Worldwide effort to destroy old SAMs good, but late
Hand-held, surface-to-air missiles may be one of the greatest terrorist threats to the airline industry in the United States and other countries.
Thousands of these light, easy-to-carry missiles are missing from armories around the world. Additionally, the size and weight of these deadly weapons, along with their high value on the black market, make them an easy choice for smugglers that have access to such armaments.
If nothing else was accomplished in Russia last week, the United States was able to sign an agreement with Russia concerning these missiles. Russia will cooperate by destroying its surplus Soviet-era SA-7s and other portable anti-aircraft missiles.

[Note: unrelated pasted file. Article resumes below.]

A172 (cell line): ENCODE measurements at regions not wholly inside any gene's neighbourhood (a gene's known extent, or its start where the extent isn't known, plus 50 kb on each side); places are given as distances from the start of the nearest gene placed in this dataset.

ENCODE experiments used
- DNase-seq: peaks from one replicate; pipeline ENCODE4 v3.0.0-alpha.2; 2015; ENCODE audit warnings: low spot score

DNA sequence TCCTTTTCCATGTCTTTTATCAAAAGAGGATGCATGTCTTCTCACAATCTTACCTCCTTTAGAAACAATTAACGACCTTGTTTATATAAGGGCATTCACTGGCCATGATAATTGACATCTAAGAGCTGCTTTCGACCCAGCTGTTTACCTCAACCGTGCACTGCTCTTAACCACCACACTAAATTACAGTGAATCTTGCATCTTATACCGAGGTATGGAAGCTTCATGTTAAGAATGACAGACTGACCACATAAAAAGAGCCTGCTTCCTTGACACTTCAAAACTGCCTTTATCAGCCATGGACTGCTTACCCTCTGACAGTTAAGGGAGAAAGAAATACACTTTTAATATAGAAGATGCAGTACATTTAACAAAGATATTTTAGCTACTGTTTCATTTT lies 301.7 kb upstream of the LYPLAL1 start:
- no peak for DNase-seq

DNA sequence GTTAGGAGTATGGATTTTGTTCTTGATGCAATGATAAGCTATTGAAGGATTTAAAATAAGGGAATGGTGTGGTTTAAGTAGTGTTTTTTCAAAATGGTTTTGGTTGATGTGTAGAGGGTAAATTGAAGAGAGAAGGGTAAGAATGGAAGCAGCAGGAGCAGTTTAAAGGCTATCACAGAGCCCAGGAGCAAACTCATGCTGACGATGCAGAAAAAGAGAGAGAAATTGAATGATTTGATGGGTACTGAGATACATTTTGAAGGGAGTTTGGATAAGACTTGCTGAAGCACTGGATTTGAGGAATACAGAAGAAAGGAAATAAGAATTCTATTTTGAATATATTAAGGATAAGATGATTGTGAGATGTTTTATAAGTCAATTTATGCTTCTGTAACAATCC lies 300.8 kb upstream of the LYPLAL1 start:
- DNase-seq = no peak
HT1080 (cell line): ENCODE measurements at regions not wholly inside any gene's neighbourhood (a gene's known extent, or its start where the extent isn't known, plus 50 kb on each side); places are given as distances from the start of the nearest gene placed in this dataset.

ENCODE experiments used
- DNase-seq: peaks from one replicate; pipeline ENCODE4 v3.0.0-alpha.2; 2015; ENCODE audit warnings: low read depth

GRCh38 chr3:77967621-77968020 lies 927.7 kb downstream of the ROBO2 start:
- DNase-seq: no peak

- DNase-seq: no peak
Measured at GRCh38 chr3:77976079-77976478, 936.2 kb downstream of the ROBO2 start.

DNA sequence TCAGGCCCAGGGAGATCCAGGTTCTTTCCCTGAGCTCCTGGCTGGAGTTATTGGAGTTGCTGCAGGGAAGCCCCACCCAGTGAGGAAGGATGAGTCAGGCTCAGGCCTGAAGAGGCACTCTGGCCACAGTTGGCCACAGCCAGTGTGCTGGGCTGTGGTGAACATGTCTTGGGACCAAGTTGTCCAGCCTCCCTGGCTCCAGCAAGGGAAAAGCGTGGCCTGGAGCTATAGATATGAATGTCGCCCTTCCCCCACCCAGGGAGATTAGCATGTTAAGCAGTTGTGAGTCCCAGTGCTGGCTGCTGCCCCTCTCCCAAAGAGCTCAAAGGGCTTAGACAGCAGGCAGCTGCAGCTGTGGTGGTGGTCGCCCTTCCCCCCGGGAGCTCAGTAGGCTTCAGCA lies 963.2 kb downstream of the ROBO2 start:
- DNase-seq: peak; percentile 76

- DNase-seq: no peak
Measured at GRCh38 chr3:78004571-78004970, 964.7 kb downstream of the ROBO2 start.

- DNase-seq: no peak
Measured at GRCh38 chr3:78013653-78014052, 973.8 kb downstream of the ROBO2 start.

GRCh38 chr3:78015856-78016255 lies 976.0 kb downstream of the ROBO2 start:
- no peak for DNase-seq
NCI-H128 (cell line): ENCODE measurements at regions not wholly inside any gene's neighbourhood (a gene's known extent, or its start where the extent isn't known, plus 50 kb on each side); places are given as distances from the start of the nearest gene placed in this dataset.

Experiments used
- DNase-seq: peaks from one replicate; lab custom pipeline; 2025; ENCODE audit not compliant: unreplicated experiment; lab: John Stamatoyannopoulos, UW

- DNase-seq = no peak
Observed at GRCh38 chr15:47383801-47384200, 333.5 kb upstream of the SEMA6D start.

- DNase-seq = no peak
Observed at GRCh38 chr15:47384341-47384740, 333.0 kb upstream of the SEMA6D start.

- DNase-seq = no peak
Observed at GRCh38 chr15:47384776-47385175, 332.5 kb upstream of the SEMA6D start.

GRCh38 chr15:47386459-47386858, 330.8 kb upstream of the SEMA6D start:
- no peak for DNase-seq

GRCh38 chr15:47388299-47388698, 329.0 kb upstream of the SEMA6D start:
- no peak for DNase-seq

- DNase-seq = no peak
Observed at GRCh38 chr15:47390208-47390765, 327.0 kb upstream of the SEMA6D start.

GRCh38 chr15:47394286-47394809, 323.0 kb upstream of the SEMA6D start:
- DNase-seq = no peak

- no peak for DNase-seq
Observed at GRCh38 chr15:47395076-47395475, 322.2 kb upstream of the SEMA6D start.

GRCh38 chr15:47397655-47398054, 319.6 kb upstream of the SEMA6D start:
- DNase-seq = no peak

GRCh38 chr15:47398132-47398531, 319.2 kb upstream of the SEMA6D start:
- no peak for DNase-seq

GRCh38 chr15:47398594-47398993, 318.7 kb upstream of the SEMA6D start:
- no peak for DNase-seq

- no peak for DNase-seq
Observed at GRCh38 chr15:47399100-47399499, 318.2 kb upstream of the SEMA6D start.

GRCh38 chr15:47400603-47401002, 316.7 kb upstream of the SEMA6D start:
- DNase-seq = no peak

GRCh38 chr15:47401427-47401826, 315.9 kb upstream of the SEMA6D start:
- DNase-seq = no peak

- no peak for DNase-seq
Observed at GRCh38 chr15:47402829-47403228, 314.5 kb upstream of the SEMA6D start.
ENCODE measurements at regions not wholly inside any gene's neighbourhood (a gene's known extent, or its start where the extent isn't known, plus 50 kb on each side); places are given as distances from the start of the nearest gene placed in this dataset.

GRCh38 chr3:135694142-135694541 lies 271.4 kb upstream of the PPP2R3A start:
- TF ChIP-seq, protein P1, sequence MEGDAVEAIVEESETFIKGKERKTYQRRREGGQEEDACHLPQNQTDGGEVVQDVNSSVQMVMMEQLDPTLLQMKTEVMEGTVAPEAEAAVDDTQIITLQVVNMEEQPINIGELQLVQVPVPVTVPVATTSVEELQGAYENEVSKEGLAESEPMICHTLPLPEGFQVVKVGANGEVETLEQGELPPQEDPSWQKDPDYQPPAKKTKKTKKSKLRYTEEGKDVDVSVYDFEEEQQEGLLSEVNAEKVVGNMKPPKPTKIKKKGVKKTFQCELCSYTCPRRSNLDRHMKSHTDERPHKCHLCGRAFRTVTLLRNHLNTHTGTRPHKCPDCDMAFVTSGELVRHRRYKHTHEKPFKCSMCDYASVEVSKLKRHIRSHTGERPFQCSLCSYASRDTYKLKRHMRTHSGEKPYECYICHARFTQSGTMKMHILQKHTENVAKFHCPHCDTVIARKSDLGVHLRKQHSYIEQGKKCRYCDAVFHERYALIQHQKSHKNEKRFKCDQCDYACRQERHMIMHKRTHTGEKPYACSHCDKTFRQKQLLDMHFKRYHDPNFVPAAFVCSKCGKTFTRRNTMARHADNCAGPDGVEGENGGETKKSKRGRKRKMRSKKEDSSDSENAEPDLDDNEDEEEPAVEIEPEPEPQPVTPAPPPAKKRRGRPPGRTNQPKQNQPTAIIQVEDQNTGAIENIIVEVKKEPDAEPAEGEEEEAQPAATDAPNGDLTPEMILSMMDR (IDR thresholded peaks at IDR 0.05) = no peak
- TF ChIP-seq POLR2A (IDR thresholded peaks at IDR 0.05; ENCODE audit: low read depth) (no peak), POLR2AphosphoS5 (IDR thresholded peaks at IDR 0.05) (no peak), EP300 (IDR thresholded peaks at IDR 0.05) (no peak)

It is hoped this move isn't too little, too late.
The U.S. Stinger missile, manufactured in the 1980s, falls into the same category. Those who enjoy action movies may have seen examples of what this weapon can do in the hands of someone who knows how to use one.
Airplanes have been downed in Afghanistan and in Iraq by both SAMs and rocket-propelled grenades. The only-known attempt to destroy a passenger jet occurred in November 2002 when two SAMs were fired at an Israeli charter airliner in Mombasa, Kenya. Luckily, they missed.
At least 1 million of these shoulder-fired, anti-aircraft missiles have been manufactured since the 1950s. Thousands may already be in the hands of terrorists.
Russia will join Nicaragua, Bosnia, Cambodia and Liberia — countries that earlier agreed to destroy these missiles.
We saw what happened to our economy when the World Trade Center towers and the Pentagon were hit by terrorists. The same could happen to the airline industry.
It would take only one successful attack to paralyze this already struggling industry.
Removing these obsolete inventories will not guarantee safety, but cooperation such as this is needed worldwide to help fight terrorist threats.